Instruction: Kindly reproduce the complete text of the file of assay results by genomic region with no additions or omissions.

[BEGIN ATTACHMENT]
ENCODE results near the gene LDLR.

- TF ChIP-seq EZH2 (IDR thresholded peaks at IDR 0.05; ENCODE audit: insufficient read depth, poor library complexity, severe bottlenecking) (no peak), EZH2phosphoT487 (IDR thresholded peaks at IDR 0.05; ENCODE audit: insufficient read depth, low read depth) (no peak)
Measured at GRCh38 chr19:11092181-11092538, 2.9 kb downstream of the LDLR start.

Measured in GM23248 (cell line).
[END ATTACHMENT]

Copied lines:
ENCODE results near the gene LDLR.

- TF ChIP-seq EZH2 (IDR thresholded peaks at IDR 0.05; ENCODE audit: insufficient read depth, poor library complexity, severe bottlenecking) (no peak), EZH2phosphoT487 (IDR thresholded peaks at IDR 0.05; ENCODE audit: insufficient read depth, low read depth) (no peak)
Measured at GRCh38 chr19:11092181-11092538, 2.9 kb downstream of the LDLR start.

Measured in GM23248 (cell line).